The next generation of therapies for chronic myeloid leukemia.

Alfonso Quintás-Cardama, Jorge E. Cortés

Research output: Contribution to journalArticle

Abstract

Therapy with the tyrosine kinase inhibitor (TKI) represents the current standard first-line therapy for the management of patients with chronic myeloid leukemia (CML). Although most patients respond satisfactorily to imatinib, a subset of patients develops resistance mainly because of the acquisition of mutations within the kinase domain of BCR-ABL1 that impair the ability of TKIs to block the activity of the enzyme. Moreover, BCR-ABL1 transcripts can be detected in most patients by molecular techniques, underscoring the limitations of imatinib to eradicate minimal residual disease. Although the resistance conferred by most BCR-ABL1 mutations can be overcome with the use of second-generation TKIs such as nilotinib, dasastinib, bosutinib, or bafetinib, the T315I mutation, which represents a common resistance pathway in CML, remains unassailable to TKI therapy. We herein discuss current research efforts in 2 areas of vital importance in CML research, the management of patients with imatinib-resistant mutations, with particular emphasis on those carrying T315I, and the eradication of residual disease.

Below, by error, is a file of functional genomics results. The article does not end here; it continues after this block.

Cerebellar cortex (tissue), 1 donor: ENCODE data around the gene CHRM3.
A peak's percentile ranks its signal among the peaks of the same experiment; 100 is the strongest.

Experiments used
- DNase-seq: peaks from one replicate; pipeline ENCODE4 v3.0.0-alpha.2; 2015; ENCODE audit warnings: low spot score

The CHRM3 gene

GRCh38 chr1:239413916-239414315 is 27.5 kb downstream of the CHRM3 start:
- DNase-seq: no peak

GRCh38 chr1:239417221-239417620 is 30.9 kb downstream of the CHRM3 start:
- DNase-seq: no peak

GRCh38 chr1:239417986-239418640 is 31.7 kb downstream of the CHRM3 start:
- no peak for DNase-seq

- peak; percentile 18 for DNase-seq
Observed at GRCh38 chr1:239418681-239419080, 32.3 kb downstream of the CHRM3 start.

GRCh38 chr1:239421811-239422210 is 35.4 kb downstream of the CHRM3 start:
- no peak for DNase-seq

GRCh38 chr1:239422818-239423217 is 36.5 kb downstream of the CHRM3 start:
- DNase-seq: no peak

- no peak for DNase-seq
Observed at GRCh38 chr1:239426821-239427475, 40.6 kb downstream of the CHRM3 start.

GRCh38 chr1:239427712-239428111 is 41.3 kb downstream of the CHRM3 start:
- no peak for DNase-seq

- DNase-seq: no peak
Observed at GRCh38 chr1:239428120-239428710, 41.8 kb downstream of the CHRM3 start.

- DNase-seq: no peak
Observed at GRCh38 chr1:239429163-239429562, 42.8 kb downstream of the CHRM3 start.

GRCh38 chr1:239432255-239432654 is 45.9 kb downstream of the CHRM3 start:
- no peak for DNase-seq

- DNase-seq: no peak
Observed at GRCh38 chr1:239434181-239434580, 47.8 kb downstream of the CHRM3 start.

Original languageEnglish (US)
Pages (from-to)S395-403
JournalClinical lymphoma & myeloma
Volume9 Suppl 4
StatePublished - 2009
Externally publishedYes

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Leukemia, Myelogenous, Chronic, BCR-ABL Positive
Mutation
Protein-Tyrosine Kinases
Disease Eradication
Therapeutics
Residual Neoplasm
Research
Phosphotransferases
Enzymes
Imatinib Mesylate

ASJC Scopus subject areas

  • Hematology
  • Oncology
  • Cancer Research

Cite this

The next generation of therapies for chronic myeloid leukemia. / Quintás-Cardama, Alfonso; Cortés, Jorge E.

In: Clinical lymphoma & myeloma, Vol. 9 Suppl 4, 2009, p. S395-403.

Research output: Contribution to journalArticle

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